Facebook founder Mark Zuckerberg (pictured) announced a series of new measures to 'protect the US election' earlier this month 

Facebook's new measures include the removal of posts which exploit the fear of catching Covid-19 to discourage people from voting. 

Posts about the legitimacy of mail-in voting will also come with an 'informational label', Facebook chief Mark Zuckerberg said. 

'We've invested heavily in our security systems and now have some of the most sophisticated teams and systems in the world to prevent these attacks,' he said. 

'We've removed more than 100 networks worldwide engaging in coordinated inauthentic behavior over the past couple of years, including ahead of major democratic elections. 

'However, we're increasingly seeing attempts to undermine the legitimacy of our elections from within our own borders.'

Twitter says it has introduced a tool allowing users to report misleading information about voting methods. 

Both Facebook and Twitter have posted disclaimers on controversial posts by Trump in recent months, including about mail-in votes. 

Postal voting has come under far greater scrutiny this year because of the pandemic and resulting social distancing rules. 

Trump has frequently raged at 'fraudulent' mail-in ballots, in what critics say is an effort to delegitimize the results of an election that he appears on course to lose.  

However, Trump has also been accused of playing down the Russian threat to the election. 

In 2018, Trump caused an outcry after accepting Vladimir Putin's denials at a summit in Helsinki, before later backtracking. 

Special counsel Robert Mueller warned after publishing his report on the 2016 election last year that Russia was already meddling in the current campaign. 

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Facebooks long-delayed oversight board will launch before US election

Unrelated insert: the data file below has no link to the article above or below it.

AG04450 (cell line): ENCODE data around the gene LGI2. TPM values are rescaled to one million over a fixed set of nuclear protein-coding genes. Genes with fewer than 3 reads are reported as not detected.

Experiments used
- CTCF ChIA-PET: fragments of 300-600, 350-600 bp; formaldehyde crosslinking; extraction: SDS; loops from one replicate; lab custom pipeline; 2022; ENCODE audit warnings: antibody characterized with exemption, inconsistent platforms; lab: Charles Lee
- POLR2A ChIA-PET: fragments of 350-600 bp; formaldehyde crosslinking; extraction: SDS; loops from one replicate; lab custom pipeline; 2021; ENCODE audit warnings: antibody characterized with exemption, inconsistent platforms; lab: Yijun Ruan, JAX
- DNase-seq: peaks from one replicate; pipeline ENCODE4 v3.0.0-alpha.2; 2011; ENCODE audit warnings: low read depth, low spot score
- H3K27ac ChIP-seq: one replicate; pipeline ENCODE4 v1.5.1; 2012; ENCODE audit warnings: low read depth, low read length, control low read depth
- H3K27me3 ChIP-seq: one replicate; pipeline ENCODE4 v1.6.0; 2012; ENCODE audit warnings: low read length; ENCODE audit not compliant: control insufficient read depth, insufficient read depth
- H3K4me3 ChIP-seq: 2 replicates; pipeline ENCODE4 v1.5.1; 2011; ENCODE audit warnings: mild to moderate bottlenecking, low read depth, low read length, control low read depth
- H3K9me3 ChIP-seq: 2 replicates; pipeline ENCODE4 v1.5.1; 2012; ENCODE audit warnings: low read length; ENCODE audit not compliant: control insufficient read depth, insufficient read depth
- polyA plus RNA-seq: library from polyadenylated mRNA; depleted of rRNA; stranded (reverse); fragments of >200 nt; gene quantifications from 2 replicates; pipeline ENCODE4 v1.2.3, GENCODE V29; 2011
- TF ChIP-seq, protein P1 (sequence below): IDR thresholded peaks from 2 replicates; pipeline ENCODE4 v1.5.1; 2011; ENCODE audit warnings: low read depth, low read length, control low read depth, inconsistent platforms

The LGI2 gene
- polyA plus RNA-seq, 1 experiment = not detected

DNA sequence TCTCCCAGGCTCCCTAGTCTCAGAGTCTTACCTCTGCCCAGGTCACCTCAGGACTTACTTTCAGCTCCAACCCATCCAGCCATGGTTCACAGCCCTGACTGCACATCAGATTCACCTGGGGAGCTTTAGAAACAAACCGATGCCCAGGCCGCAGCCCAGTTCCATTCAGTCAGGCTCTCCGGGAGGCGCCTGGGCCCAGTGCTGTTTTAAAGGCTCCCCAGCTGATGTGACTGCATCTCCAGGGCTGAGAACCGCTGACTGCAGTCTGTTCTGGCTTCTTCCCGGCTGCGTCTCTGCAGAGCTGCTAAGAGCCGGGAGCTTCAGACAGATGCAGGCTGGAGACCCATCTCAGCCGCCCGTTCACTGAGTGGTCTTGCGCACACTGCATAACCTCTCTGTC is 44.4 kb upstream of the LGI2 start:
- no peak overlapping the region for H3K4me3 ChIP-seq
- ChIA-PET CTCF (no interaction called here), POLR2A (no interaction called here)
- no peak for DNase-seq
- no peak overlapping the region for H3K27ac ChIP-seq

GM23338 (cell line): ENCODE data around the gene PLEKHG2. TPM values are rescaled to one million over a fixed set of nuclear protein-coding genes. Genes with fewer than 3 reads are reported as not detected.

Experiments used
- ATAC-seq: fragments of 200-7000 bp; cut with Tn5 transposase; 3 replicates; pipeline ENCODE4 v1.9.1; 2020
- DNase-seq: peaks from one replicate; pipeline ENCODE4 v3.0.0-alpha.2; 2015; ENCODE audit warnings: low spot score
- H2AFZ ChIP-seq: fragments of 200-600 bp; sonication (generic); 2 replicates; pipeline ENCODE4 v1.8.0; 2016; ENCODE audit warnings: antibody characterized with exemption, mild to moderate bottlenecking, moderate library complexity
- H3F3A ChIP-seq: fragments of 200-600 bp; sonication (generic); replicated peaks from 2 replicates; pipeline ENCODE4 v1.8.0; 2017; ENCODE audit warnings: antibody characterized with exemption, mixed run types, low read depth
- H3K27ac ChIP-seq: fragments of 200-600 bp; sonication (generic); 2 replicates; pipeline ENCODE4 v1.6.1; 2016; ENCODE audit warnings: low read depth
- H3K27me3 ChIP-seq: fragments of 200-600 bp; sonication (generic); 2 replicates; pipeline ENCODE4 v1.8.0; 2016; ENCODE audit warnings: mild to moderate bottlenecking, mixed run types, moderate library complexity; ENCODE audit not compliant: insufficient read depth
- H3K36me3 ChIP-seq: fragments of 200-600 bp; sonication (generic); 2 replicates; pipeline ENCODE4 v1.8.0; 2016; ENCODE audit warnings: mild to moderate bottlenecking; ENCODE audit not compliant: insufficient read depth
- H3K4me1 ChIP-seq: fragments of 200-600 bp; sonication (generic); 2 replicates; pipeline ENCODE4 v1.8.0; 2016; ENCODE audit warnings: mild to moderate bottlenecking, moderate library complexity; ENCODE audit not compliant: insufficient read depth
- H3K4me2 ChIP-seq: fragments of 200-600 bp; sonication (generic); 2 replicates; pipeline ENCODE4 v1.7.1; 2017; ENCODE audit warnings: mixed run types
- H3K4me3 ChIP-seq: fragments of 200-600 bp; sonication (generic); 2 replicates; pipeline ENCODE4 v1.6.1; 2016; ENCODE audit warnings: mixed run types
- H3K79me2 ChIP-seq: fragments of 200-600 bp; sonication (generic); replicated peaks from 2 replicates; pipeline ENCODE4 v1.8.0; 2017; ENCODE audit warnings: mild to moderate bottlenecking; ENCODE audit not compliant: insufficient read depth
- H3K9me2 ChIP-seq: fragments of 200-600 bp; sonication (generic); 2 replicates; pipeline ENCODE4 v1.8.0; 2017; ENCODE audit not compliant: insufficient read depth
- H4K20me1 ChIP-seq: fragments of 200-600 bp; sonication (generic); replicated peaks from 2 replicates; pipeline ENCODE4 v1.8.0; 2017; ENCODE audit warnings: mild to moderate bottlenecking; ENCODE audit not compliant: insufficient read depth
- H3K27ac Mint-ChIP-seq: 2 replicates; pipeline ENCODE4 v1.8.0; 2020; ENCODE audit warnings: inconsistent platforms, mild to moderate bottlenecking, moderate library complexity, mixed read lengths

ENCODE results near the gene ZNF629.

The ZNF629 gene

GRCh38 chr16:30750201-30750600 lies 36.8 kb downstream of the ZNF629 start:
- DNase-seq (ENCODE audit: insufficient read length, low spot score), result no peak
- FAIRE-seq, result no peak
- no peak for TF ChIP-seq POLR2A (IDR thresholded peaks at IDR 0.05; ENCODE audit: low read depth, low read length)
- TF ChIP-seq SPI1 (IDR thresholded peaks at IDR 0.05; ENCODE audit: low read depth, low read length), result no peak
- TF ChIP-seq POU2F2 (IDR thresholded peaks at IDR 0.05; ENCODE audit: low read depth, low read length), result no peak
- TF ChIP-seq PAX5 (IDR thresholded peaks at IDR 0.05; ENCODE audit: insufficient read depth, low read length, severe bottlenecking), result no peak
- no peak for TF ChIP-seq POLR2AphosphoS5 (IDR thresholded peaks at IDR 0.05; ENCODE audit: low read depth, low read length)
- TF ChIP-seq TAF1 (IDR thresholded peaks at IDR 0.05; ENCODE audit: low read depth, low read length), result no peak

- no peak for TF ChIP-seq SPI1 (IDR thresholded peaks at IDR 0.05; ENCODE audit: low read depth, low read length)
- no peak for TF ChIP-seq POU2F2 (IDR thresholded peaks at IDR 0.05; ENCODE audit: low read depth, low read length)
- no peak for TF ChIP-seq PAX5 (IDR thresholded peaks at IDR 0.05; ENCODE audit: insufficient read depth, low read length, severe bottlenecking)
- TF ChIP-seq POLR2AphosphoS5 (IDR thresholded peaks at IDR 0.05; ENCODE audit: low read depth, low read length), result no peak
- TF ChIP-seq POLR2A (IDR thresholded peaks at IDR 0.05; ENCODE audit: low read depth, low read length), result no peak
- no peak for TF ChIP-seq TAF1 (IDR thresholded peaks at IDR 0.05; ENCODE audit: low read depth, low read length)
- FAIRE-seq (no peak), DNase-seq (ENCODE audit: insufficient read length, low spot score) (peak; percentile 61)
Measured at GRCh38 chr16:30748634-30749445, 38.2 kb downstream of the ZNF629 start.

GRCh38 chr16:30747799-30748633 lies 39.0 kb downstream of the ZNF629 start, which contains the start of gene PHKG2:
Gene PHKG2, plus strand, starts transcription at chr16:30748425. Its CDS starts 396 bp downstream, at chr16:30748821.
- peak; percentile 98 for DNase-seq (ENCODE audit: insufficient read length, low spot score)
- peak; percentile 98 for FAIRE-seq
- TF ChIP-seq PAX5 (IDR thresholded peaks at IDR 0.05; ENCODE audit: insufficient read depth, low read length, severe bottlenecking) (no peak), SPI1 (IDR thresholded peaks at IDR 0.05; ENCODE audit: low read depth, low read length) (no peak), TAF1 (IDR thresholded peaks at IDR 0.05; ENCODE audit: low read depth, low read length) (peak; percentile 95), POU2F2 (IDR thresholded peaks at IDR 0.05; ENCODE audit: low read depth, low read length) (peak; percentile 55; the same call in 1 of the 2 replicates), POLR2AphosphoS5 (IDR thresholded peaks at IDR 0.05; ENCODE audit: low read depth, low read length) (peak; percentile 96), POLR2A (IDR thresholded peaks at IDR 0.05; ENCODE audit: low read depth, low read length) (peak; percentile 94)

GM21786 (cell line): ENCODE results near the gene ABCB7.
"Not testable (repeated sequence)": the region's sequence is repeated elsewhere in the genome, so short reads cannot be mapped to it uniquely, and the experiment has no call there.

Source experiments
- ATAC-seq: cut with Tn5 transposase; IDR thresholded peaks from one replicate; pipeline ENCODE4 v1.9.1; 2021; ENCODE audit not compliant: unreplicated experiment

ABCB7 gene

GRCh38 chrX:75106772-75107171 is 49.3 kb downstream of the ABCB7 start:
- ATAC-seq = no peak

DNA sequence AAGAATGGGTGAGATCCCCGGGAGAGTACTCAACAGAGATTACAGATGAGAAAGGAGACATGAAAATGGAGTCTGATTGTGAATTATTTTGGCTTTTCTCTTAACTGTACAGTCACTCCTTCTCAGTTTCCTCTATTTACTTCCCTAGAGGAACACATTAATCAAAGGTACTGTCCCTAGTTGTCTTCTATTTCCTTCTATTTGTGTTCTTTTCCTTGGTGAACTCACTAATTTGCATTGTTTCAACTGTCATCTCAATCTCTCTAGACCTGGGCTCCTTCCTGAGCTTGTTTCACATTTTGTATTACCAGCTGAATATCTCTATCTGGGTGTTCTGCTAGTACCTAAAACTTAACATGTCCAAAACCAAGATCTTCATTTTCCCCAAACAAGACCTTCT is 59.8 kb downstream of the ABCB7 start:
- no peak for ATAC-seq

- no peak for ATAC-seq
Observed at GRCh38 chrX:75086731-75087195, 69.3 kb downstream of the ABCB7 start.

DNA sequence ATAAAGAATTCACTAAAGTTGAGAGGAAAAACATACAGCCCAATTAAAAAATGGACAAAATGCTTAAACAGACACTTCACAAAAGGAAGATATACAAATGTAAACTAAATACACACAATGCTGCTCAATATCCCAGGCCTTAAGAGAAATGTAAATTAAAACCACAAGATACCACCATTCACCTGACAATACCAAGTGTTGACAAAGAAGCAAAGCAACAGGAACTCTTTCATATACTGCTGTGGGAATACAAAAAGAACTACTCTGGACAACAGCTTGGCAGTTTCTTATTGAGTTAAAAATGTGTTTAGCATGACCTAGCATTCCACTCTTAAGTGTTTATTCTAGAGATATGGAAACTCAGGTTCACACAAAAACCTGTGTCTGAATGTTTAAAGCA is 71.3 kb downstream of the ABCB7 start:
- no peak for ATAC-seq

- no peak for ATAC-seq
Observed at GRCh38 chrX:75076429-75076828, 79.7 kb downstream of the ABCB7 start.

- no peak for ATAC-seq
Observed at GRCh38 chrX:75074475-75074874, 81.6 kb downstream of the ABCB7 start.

Facebook’s long-delayed oversight board, which will have power to overrule Mark Zuckerberg on what content to censor, will launch next month ahead of the US presidential election.

The independent body, which has been dubbed Facebook’s “Supreme Court,” includes a former prime minister, a Nobel Peace Prize laureate and a number of constitutional law experts among its 20 members. It will initially have the power to review decisions to take down posts from Facebook and Instagram, as well as to recommend policy changes.

The board was created in the wake of withering criticism of Facebook’s high-profile moderation issues. The social network, for example, got blasted for removing a famous Vietnam War-era photo of a naked girl fleeing a napalm attack after classifying it as child pornography. It has also taken heat for failing to combat hate speech in Myanmar against the Rohingya and other Muslims.

Alan Rusbridger, former editor-in-chief of Britain’s Guardian newspaper and a member of the board, told Reuters Thursday that he did not know whether the board would hear cases related to November’s election, but said that cases involving President Trump were not among those that the board had looked at for trial runs.

“We haven’t done a Trump case,” he said. “We have done a nudity case, we’ve done a blasphemy case.”

Facebook faced employee backlash this summer over its decision to not take down or flag posts from Trump that contained misleading claims about mail-in voting as well as inflammatory language during the George Floyd protests.

One post called demonstrators “thugs” and warned that “when the looting starts, the shooting starts.”

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At the time, Zuckerberg said that he was “pretty thorough” when reviewing Facebook’s policies regarding the president’s posts. The 36-year-old CEO said that the company’s policies on free speech “show that the right action where we are right now is to leave this up.”

Since the first 20 members of the board were announced in May, they have had virtual meetings to discuss issues such as how to select cases and deal with minority opinions, Rusbridger said.

Potential cases will come to the board from users who have exhausted the appeals process, or be sent over from Facebook. Deciding and implementing rulings can take up to 90 days, although Facebook can ask for them to be expedited within 30 days, including in cases with “urgent real-world consequences.”

The board, which will grow to about 40 members and which Facebook has pledged $130 million to fund for at least six years, will make public, binding decisions on controversial cases where users have exhausted Facebook’s usual appeals process.

With Post wires

Filed under 2020 presidential election ,  donald trump ,  facebook ,  hate speech ,  mark zuckerberg ,  politics ,  9/24/20